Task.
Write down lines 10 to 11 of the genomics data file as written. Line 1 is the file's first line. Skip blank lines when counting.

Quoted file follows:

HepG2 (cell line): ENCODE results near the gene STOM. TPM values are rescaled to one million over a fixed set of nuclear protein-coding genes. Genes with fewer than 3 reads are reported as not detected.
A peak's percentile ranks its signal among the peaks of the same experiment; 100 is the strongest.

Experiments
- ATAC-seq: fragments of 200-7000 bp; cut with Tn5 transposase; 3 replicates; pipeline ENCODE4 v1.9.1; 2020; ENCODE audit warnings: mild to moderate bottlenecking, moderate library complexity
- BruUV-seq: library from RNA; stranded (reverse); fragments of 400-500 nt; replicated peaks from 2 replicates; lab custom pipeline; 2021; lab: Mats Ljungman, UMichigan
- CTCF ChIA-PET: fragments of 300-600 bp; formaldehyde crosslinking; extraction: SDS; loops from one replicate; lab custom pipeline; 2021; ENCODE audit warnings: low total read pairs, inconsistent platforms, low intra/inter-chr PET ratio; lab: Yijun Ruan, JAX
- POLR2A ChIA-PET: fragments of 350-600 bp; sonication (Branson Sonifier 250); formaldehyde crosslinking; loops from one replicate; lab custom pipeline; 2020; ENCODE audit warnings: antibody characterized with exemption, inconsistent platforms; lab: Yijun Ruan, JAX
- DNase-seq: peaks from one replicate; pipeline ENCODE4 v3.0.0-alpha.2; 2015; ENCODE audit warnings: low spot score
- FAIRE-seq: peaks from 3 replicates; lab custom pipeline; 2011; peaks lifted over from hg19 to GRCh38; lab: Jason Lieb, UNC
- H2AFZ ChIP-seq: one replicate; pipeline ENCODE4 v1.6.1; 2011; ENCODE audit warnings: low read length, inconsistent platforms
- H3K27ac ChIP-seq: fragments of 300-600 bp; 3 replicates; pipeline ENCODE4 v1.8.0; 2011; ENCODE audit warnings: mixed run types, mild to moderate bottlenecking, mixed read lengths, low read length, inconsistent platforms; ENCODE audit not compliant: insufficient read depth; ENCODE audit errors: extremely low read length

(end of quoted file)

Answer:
- H2AFZ ChIP-seq: one replicate; pipeline ENCODE4 v1.6.1; 2011; ENCODE audit warnings: low read length, inconsistent platforms
- H3K27ac ChIP-seq: fragments of 300-600 bp; 3 replicates; pipeline ENCODE4 v1.8.0; 2011; ENCODE audit warnings: mixed run types, mild to moderate bottlenecking, mixed read lengths, low read length, inconsistent platforms; ENCODE audit not compliant: insufficient read depth; ENCODE audit errors: extremely low read length